We assume that N individuals are distributed over some region denoted by S and that each of these individuals has a fixed 'activity center', say s¿ = (sií,s2í). An individual's movements are centered around s¿ in a probabilistic way. Similar to concepts such as home range, territory, or utilization distribution, this activity center is not a precise biological concept. However, it is amenable to a precise mathematical definition that allows us to interpret repeated observations of individuals in space. We suppose that a region X is sampled J times generating encounter histories y¿ = (yi1, yi2,..., y¿j) on n individuals and auxiliary information on the individual location, Xj, the two-dimensional coordinate at which individual i exists during sample j. We regard Xj as the outcome of a random variable that is observed whenever y¿¿ = 1, in which case Xij is a capture location. The value of Xj is missing whenever y^ = 0. We regard x as the outcome of a movement process, and we imagine that Pr(yj = 1) should be dependent on Xj. We will formalize these notions shortly.

We suppose that X is a strict subset of S, i.e., X C S. Thus, there may be individuals that can be encountered in the sample whose activity center is an element of S but not X. We suppose that X is subjected to a uniform search intensity such that individuals located within X are susceptible to a constant probability of encounter. In the case of the lizard data, X is the 9 ha plot shown in Figure 7.1. The inference objective considered here is estimating the density of individuals - i.e., their activity centers - in any arbitrary polygon located within S. It is convenient (but not necessary) to consider the polygon X, which is the sampled area having size A(X). We could as well consider a rectangle containing X, the minimum convex hull, or even a subset of X itself. However, for our present purposes we define the absolute density of individuals in the survey plot X as follows:

Easting

Figure 7.4. Simulated spatial capture-recapture data set for an 'area search' type of design. The surveyed area is the 10 x 10 sample plot nested within 16 x 16 quadrat, containing 60 individual activity centers (solid black circles) of which 24 are contained within the sample plot. All locations of each individual are marked with open black circles. Captures are indicated with red.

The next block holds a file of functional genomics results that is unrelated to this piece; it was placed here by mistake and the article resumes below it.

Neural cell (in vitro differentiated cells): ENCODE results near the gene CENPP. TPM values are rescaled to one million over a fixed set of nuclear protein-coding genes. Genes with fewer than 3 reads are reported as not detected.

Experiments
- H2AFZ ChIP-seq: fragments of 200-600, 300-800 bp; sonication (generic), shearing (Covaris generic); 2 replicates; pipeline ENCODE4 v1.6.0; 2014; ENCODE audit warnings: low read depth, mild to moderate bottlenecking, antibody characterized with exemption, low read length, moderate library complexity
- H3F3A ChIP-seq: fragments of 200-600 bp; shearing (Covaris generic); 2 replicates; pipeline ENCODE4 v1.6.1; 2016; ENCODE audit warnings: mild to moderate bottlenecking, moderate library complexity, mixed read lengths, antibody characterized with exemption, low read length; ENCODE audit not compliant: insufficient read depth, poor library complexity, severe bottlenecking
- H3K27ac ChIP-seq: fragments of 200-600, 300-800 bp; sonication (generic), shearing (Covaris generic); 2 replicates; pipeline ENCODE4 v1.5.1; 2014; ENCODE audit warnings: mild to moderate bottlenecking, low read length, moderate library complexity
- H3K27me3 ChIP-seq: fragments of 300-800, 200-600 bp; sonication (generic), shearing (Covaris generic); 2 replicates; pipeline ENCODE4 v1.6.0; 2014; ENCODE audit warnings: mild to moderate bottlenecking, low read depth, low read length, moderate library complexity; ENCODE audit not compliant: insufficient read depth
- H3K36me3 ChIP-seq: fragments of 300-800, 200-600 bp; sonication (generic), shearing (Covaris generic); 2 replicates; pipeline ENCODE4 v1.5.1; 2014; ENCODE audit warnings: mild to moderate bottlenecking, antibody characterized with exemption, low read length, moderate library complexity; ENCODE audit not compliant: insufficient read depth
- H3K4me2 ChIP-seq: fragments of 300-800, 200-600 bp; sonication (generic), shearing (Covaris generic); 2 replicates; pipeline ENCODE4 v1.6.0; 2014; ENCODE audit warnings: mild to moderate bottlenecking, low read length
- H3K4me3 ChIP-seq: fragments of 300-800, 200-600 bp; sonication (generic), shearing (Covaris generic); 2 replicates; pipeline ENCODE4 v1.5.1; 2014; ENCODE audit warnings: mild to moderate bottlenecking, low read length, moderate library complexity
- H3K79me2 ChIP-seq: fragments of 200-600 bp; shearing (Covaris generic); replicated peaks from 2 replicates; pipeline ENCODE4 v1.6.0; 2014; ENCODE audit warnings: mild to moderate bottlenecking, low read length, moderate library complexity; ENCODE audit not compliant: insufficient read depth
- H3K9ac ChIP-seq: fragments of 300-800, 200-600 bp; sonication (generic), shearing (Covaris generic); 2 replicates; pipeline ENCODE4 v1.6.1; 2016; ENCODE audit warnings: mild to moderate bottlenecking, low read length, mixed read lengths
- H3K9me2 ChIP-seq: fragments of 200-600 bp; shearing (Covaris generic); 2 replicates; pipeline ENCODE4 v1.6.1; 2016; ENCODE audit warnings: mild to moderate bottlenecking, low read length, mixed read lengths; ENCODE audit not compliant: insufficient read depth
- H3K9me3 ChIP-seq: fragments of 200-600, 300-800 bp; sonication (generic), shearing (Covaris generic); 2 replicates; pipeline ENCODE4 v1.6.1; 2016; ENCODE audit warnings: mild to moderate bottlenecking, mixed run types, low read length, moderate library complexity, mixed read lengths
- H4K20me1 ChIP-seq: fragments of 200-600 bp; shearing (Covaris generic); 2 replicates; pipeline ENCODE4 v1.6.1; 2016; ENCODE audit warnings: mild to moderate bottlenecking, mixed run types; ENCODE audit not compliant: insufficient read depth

Easting

Figure 7.4. Simulated spatial capture-recapture data set for an 'area search' type of design. The surveyed area is the 10 x 10 sample plot nested within 16 x 16 quadrat, containing 60 individual activity centers (solid black circles) of which 24 are contained within the sample plot. All locations of each individual are marked with open black circles. Captures are indicated with red.

As an example of this system, consider Figure 7.4, which shows a surveyed quadrat (the smaller square) of dimension 10 x 10, which is X, is nested within a larger quadrat S, (the dashed polygon), a square of dimension 16 x 16. The activity centers of N = 60 individuals are indicated by the solid black circles. These were generated uniformly over S (the other symbols on the figure will be described shortly). We will provide an analysis of these simulated data below.

We require a model and a technical strategy to formalize the analysis of that model. To begin the technical development of a model for this system, we first outline our conceptual approach. As always, we require the joint distribution of the observations which we formulate here as a hierarchical model that includes the conditional distribution of the encounter data given the individual locations [y|x] and a model for the individual locations [x]. We have a minor technical issue to confront, that being that there are only n observed individuals and some number, say N — n, which are unobserved (never captured). We pretend for a moment that we had observed all N individuals so that we can focus on writing down a model for a hypothetical complete data set, composed of a complete set of encounter histories.

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